I want to do something like this:
create table app_users ( app_user_id smallint(6) not null auto_increment primary key, api_key char(36) not null default uuid() );
However this results in a error, is there a way to call a function for a default value in mysql?
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No, you can’t.
However, you could easily create a trigger to do this, such as:
CREATE TRIGGER before_insert_app_users BEFORE INSERT ON app_users FOR EACH ROW SET new.api_key = uuid();
As of mysql v8.0.13 it is possible to use an expression as a default value for a field:
The default value specified in a DEFAULT clause can be a literal constant or an expression. With one exception, enclose expression default values within parentheses to distinguish them from literal constant default values.
CREATE TABLE t1 ( uuid_field VARCHAR(32) DEFAULT (uuid()), binary_uuid BINARY(16) DEFAULT (UUID_TO_BIN(UUID())) );
As already stated you can’t.
If you want to simulate this behavior you can use a trigger in this way:
CREATE TRIGGER before_insert_app_users BEFORE INSERT ON app_users FOR EACH ROW IF new.uuid IS NULL THEN SET new.uuid = uuid(); END IF;
You still have to update previously existing rows, like this:
UPDATE app_users SET uuid = (SELECT uuid());
Unfortunately no, MySQL 5 requires constants for the default. The issue was discussed in much more detail in the link below. But the only answer is to allow null and add a table trigger.
MySQL only recently accepted UUID as part of their DB package, and it’s not as feature rich as we’d like.
I believe you can’t:
the default value must be a constant; it cannot be a function or an expression
Note that MySQL’s
CHAR(36), and storing UUIDs as text (as shown in the other answers) is obviously inefficient. Instead, the column should be
BINARY(16), and you can use
UUID_TO_BIN() when inserting data and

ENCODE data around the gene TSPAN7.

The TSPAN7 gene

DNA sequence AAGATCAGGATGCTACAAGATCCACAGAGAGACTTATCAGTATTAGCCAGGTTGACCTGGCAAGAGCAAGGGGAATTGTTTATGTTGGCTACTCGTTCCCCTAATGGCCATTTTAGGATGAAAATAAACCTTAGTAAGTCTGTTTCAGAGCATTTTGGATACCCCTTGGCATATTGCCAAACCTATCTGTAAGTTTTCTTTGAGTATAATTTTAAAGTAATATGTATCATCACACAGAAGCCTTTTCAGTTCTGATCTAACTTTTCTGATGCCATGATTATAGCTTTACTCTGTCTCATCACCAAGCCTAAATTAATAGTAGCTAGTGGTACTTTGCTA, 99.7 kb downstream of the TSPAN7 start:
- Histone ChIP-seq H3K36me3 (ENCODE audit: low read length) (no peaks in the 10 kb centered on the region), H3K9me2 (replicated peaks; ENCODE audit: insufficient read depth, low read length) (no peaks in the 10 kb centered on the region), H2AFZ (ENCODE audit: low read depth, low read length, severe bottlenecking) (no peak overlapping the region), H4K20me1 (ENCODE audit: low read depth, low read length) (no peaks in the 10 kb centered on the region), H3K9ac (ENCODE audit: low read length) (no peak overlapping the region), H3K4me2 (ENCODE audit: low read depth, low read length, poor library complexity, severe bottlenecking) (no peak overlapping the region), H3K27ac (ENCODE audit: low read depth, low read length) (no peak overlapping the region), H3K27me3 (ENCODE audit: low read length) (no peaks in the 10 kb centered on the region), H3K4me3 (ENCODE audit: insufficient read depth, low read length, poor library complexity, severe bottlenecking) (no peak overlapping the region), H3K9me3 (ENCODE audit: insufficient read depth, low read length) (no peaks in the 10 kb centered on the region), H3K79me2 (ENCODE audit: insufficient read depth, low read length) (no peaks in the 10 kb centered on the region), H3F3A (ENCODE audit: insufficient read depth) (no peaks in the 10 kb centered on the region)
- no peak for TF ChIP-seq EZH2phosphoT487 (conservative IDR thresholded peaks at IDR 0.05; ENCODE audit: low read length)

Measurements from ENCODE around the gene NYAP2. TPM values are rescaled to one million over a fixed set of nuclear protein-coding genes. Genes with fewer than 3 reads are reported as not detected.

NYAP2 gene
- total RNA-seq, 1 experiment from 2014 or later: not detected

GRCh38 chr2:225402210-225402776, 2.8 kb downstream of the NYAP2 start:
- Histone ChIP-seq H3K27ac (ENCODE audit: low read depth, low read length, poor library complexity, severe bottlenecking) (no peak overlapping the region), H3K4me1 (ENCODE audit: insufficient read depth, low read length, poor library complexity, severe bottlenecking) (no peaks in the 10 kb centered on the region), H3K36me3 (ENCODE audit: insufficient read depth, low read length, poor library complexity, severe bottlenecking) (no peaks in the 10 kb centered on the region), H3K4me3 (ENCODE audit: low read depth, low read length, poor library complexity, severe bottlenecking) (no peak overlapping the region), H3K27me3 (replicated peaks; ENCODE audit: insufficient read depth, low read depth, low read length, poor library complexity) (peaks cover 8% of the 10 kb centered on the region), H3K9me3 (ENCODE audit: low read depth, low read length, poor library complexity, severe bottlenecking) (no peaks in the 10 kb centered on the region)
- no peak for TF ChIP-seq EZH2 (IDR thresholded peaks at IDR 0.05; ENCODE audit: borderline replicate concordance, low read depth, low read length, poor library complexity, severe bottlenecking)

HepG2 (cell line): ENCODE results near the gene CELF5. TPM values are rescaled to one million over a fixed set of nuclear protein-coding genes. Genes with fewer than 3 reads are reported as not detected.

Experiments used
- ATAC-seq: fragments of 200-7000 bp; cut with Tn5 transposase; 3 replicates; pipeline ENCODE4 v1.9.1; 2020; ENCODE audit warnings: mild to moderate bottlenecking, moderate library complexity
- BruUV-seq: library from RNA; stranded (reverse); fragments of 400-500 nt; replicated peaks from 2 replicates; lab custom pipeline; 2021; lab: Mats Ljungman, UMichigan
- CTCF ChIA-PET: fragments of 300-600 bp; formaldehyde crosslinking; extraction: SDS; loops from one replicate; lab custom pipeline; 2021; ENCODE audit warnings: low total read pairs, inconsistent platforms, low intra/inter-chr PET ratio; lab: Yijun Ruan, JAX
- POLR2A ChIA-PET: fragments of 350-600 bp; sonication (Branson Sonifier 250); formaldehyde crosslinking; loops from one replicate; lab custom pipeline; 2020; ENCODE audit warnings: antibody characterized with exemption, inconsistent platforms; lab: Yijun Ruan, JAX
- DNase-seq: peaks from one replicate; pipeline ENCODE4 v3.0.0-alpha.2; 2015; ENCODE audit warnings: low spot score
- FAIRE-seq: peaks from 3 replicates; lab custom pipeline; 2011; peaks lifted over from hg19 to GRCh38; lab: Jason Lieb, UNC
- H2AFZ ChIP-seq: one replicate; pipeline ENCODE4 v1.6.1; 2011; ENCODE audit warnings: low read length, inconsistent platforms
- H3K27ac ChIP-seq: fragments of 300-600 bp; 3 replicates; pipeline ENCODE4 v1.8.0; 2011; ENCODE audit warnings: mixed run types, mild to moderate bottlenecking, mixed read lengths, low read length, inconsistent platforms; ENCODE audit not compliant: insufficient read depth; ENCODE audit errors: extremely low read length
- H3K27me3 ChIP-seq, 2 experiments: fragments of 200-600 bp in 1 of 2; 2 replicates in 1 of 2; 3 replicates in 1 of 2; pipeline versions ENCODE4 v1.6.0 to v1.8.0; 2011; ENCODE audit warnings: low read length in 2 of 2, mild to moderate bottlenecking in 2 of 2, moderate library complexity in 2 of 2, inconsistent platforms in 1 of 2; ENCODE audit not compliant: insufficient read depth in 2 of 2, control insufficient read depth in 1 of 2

BIN_TO_UUID() when reading it back.
CREATE TABLE app_users ( app_user_id SMALLINT(6) NOT NULL AUTO_INCREMENT PRIMARY KEY, api_key BINARY(16) ); CREATE TRIGGER before_insert_app_users BEFORE INSERT ON app_users FOR EACH ROW IF new.api_key IS NULL THEN SET new.api_key = UUID_TO_BIN(UUID()); END IF;
Note that since MySQL doesn’t really know this is a UUID, it can be difficult to troubleshoot problems with it stored as binary. This article explains how to create a generated column that will convert the UUID to text as needed without taking up any space or worrying about keeping separate binary and text versions in sync: https://mysqlserverteam.com/storing-uuid-values-in-mysql-tables/
In MariaDB starting from version 10.2.1 you can. See its documentation.
CREATE TABLE test ( uuid BINARY(16) PRIMARY KEY DEFAULT unhex(replace(uuid(),'-','')) ); INSERT INTO test () VALUES (); SELECT * FROM test;
I’m not sure if the above answers are for an older version, but I saw somewhere that you can do this using the unhex() function. I tried it and it works. (maria db version 10.2)
You can do
.... column_name binary(16) not null default unhex(replace(uuid(),'-',''))
and it works. To see the uuid just do hex(column_name).
Harrison Fisk’s answer was great when it was written, but now it’s outdated.
Nowadays you can use an expression as a
DEFAULT value. This is supported since MySQL 8.0 and MariaDB 10.2. Note that, if you’re going to use non-deterministic functions like
USER(), you should not use